It takes balls to offer advice to a new administration on how to clean up a mess you and your boss left sitting for eight years, so congrats to her on that. I wonder if she already has her “We can learn to live with Iranian nuclear ICBMs” op-ed written for 2024 or whenever that ends up happening.

Not to be that guy who goes around telling Democrats “this is how you got Trump,” but this is how you got Trump:

First, though we can never legitimize North Korea as a nuclear power, we know it is highly unlikely to relinquish its sizable arsenal because Mr. Kim deems the weapons essential to his regime’s survival. The North can now reportedly reach United States territory with its ICBMs. The challenge is to ensure that it would never try.

By most assessments, Mr. Kim is vicious and impetuous, but not irrational. Thus, while we quietly continue to refine our military options, we can rely on traditional deterrence by making crystal clear that any use of nuclear weapons against the United States or its allies would result in annihilation of North Korea. Defense Secretary James Mattis struck this tone on Wednesday. The same red line must apply to any proof that North Korea has transferred nuclear weapons to another state or nonstate actor.

Second, to avoid blundering into a costly war, the United States needs to immediately halt the reckless rhetoric. John Kelly, Mr. Trump’s chief of staff, must assert control over the White House, including his boss, and curb the Trump surrogates whipping up Cuban missile crisis fears.

She and Obama approached the Iranian nuclear issue the same way. Their guiding principle there, as here, was that war is not merely a horrible choice but the worst possible choice. Forced to choose between leaving a viciously anti-American regime to its devices in developing nuclear ICBMs and a major war to try to to disarm them before America is within reach, Team O will opt for the former every time and hope for the best. There’s some logic to playing for time and regime change in Iran’s case since they’re not as far along as North Korea is on nukes and there’s a decent chance that whatever replaces the mullahs would be more friendly to the United States. Not so with North Korea. They already have nuclear-tipped missiles; now it’s a matter of extending their range. And if Kim Jong Un is deposed, there’s no reason to believe that what follows him will be better disposed to the U.S. There’s no “moderate” opposition. If anything, a junta that ousted Kim might need to be more overtly anti-American than he is in order to build legitimacy with the population.

Two things strike me about her piece. One, true to the spirit of “the Resistance,” is the sense that she regards Kim and his inner circle as more stable than Trump and his advisors. Kim is “vicious and impetuous, but not irrational,” she argues; meanwhile, criticizing Trump, she notes that “[r]ational, steady American leadership can avoid a crisis and counter a growing North Korean threat.” One leader is “not irrational” while the other implicitly is. Also, Trump and his surrogates are guilty of “reckless” rhetoric but Kim’s rhetoric, in Rice’s words, is “belligerent and colorful.” We can live with North Korean nuclear weapons threatening the world, but Trump threatening the world? She seems more iffy on that.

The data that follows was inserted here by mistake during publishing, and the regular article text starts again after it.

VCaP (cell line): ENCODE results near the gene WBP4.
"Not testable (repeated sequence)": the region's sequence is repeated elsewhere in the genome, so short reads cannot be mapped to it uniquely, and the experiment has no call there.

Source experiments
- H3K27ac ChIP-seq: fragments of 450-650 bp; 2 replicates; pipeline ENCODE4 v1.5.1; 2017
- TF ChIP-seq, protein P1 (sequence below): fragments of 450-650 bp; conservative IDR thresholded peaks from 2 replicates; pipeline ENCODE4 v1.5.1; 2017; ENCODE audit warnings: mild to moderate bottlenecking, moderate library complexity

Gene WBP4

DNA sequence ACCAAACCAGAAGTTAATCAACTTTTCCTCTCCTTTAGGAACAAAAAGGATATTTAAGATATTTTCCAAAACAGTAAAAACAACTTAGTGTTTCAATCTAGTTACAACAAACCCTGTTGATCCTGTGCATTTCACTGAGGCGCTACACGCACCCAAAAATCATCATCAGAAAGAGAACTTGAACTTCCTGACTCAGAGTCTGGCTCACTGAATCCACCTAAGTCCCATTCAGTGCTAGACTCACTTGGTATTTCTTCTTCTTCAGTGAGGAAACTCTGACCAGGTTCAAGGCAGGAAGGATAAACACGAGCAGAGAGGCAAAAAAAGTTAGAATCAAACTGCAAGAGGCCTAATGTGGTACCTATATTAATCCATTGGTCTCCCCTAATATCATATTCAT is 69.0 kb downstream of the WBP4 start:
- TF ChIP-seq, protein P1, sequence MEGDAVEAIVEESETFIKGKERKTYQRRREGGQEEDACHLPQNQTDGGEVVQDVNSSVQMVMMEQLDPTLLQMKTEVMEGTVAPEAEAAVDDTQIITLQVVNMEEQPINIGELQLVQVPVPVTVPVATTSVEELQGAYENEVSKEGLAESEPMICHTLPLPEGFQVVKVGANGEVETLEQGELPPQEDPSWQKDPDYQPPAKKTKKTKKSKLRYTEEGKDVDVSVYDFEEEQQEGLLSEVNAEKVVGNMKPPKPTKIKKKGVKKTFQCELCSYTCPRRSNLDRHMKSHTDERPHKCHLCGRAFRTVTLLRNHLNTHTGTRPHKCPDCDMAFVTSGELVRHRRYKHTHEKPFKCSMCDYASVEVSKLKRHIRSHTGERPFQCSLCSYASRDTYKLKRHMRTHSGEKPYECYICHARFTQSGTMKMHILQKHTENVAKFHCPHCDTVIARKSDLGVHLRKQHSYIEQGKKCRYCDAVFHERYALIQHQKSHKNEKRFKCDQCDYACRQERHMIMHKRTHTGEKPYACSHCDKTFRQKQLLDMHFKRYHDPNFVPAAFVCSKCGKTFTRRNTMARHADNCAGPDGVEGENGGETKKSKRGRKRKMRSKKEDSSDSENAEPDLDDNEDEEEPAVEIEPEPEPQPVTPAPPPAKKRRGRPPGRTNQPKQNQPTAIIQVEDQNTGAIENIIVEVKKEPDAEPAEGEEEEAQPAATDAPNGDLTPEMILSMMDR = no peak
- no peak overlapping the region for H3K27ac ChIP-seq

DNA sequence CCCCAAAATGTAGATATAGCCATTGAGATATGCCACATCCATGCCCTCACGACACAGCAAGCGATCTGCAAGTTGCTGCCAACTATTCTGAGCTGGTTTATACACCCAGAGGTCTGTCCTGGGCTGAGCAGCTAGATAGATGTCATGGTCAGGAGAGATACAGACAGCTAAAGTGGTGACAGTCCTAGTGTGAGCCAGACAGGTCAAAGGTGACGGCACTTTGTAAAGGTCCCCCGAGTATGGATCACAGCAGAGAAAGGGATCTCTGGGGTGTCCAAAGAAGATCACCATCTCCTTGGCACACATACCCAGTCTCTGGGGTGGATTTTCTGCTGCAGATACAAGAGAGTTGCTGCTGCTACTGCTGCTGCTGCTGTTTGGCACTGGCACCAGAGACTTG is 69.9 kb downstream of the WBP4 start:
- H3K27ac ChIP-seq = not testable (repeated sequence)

I’m also struck by how internally incoherent her advice is. She admits in the excerpt above that Kim’s not going to give up his nuclear arsenal. The regime’s prestige depends on it. If they turned around after decades of telling their people that nukes are the great equalizer between them and America and made a deal to give those nukes away, the Kim mystique might collapse. It’s foolish to expect him to give up his nuclear chips. So … what’s the point of this, then?

Fourth, we must continue to raise the costs to North Korea of maintaining its nuclear programs. Ratcheting up sanctions, obtaining unfettered United Nations authority to interdict suspect cargo going in or out of the North, increasing Pyongyang’s political isolation and seeding information into the North that can increase regime fragility are all important elements of a pressure campaign.

A pressure campaign to what end? If you’re convinced that nothing will pry the ICBMs out of Kim’s hands then a sanctions campaign aimed at “increasing regime fragility” seems like a terrible idea. One of the horrible implications of Rice’s “learn to live with it” approach is that once you commit yourself to that position the rational next step is to commit yourself to the regime’s stability. After all, the more “fragile” Kim feels, the more likely it is that he’ll do something desperate with his nukes — a mad first strike on American territory, a black-market sale of warheads, you name it. Accepting a North Korean nuclear capability logically requires investing in the regime itself, to make sure that its hold on its weapons is secure and that it has no incentive to use them. The lesson derived from that by other budding nuclear regimes, like Iran, would be disastrous. But thanks to Susan Rice and Obama, it’s probably already a lesson learned.

Exit quotation from Barack Obama: “To be clear, the United States does not, and never will, accept North Korea as a nuclear state.”